May 14, 2017, Israel
Sir Nicholas Winton in 1939 with one of "his" children, Prague.
"Who is wise?" the rabbis ask. "He who can learn from every human being".
But who is foolish, we might ask, he who refuses to see reality.
The year is 1939, the world is about to embark on the darkest period of its history and yet nearly all are blind. Ze'ev Vladimir Jabotinsky is traveling throughout Europe warning the Jews that disaster is imminent. And a British Jew by the name of Nicholas Winton, converted by his parents to Christianity, sees the threat just as clearly.
He embarks on a private initiative to save children, mostly Jewish, from Czechoslovakia. Ultimately he succeeds is rescuing 669. He could have saved many more but only Britain and Sweden were wiling to take in these children.
Winton wrote to Franklin Delano Roosevelt, president of the United States of America and received a polite reply that "Current legislation would not permit the U.S. to help."
Another issue was crossing through the Netherlands as the children were to embark on the ferry at Hoek van Holland. However the Dutch government officially closed its borders to any Jewish refugees. The border guards, searched for them and returned any found to Germany, despite the horrors of Kristallnacht being well known.
The British were willing to help but were acting way too slowly. They did not feel the issue was pressing. And so Winton, rather than waiting for official documents, simply printed up his own. He was a man with initiative.
He was also a man who could sense that time was running out and the catastrophe was about to unfold.
Matej Mináč asked Sir Winton, "Why didn't anyone, not even government officials, believe that danger was imminent? (The Lottery of Life, page 85)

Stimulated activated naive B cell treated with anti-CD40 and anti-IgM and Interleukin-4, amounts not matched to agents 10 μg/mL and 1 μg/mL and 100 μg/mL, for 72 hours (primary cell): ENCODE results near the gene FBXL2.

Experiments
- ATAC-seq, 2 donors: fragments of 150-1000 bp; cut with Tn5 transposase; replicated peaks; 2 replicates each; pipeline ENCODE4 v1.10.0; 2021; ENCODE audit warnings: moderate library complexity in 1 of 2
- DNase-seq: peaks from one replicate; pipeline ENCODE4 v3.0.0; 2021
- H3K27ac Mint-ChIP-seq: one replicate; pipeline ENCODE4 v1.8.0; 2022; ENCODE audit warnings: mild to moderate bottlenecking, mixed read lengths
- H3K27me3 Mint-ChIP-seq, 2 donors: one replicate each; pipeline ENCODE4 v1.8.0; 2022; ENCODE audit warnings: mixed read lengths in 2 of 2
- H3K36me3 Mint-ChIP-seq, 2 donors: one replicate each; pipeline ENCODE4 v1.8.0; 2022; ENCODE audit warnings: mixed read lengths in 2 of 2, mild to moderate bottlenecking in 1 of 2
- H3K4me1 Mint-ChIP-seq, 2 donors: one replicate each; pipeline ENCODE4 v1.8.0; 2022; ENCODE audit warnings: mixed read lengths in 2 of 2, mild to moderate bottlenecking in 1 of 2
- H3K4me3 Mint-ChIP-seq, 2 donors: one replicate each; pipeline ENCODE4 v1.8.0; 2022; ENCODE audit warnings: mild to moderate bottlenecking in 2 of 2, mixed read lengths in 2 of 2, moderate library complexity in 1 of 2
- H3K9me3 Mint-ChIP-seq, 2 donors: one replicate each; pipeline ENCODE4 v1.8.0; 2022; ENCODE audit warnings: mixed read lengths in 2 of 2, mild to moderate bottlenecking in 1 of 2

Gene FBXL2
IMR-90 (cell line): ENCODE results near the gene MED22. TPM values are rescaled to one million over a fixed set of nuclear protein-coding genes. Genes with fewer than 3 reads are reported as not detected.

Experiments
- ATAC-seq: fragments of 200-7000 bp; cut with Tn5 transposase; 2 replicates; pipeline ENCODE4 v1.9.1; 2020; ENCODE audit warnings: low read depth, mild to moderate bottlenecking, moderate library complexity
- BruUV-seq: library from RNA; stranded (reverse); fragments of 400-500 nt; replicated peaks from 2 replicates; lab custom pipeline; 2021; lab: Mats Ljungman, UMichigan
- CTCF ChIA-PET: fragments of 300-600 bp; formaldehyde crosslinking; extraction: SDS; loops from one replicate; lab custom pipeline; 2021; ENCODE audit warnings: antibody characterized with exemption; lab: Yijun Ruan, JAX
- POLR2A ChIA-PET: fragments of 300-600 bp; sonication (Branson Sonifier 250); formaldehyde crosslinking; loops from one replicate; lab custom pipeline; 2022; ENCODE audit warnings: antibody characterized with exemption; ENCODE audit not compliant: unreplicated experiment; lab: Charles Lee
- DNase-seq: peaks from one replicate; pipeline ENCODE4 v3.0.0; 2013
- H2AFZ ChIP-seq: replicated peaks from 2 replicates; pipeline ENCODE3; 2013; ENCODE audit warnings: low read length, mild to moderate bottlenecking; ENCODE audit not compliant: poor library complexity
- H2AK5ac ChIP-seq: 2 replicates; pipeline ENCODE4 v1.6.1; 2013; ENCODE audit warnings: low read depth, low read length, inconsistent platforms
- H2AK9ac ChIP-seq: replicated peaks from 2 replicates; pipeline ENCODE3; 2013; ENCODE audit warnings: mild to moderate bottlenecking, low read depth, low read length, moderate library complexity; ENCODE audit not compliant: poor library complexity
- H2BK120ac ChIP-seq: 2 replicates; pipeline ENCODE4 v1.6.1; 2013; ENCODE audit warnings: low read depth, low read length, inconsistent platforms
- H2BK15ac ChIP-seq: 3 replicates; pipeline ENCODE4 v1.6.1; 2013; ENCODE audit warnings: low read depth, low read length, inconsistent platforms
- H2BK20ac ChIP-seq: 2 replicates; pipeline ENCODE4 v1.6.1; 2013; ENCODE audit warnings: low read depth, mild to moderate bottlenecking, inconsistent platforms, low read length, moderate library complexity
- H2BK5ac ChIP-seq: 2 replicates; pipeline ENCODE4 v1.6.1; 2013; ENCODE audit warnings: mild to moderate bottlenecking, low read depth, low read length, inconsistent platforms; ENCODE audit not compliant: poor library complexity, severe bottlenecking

Please listen to Winton's answer, listen and learn!
"It is much more convenient not to believe. Then you can just sit back and do nothing." He explained that that suits most people just fine.
"I don't think we've learned anything… the world today is in a more dangerous situation than it has ever been."
I look at the world, I look at my own neighborhood and I see we are surrounded by enemies who seek our deaths. And yet these good people do not attend Krav Maga classes. They do not learn to defend themselves against knife attacks while all over the country people just like themselves are being attacked and killed. I look at the world and I see it is sleeping and I remember Sir Winton's words, "It is much more convenient not to believe. Then you can just sit back and do nothing."
"Who is wise?" Ask the rabbis, "He who can learn from every man."
"Who is wise?" Ask the rabbis, "He who can see that which is not yet born."
Are we wise, or are we foolish?
Sir Nicholas Winton, we remember you, for your courage, for your bravery, for your kind heart, for your audacity and fearlessness and for your wisdom.